“I can’t remember the title of the book we were supposed to read, let alone the details of the story.” In sentences like these you give a lesser example of something first, followed by “let alone” and then the greater example. But people often get this backwards, and put the greater example first.
The same pattern is followed when the expression is “much less”: “I can’t change the oil in my car, much less tune the engine.” The speaker can much less well tune the engine than he or she can change the oil.
Another common expression which follows the same pattern uses “never mind,” as in “I can’t afford to build a tool shed, never mind a new house.”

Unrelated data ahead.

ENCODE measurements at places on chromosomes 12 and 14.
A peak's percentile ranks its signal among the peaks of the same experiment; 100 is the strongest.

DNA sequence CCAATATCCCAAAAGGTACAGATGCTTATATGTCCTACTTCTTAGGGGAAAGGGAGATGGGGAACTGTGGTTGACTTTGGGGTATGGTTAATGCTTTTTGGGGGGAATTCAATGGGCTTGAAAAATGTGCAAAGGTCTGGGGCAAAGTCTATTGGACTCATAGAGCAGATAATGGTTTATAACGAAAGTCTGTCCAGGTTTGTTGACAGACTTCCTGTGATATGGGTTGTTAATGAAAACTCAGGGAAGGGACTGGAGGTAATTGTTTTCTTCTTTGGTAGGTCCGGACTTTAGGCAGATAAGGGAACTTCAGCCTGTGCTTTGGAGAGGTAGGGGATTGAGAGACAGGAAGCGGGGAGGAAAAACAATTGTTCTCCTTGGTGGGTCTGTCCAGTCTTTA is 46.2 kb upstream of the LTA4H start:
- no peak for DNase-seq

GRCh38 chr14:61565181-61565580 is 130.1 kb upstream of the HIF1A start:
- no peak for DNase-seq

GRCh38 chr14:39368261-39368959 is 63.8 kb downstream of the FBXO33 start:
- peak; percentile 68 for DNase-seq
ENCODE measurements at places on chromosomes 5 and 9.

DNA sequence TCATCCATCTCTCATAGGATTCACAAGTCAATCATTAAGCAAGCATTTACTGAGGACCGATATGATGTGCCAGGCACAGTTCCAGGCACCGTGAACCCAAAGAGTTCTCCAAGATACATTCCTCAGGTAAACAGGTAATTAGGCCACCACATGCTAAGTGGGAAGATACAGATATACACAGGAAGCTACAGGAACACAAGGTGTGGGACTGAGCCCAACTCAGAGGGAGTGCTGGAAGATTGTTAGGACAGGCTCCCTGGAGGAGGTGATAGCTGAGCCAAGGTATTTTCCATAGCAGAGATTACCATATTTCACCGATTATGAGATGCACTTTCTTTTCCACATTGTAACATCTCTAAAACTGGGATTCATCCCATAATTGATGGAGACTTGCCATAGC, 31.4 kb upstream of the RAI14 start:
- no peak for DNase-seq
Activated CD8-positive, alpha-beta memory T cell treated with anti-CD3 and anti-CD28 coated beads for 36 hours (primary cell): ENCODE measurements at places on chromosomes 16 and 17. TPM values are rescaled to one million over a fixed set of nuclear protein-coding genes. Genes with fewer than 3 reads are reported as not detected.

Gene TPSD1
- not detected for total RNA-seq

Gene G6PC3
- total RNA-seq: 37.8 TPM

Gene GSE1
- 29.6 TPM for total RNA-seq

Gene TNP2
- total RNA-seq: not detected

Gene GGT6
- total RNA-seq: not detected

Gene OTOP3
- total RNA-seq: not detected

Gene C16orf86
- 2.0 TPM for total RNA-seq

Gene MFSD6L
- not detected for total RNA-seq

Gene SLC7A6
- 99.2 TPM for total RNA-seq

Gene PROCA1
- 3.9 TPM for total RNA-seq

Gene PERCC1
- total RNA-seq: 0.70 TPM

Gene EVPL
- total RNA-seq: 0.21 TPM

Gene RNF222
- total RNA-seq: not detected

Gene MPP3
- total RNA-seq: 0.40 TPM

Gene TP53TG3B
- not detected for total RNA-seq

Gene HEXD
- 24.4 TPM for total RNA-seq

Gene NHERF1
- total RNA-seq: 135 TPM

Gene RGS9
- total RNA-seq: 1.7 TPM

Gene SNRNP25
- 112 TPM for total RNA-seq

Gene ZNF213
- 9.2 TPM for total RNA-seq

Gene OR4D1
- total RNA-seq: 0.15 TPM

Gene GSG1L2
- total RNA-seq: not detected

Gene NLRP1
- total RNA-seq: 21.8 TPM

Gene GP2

Paul Brians' alter-ego makes an appearance on the latest Common Errors in English Usage podcast.
This is the tenth year of the Common Errors in English Usage calendar. To celebrate, we are bringing back some of our favorite interesting, funny, but sometimes merely silly entries through the years before going on hiatus in 2016.
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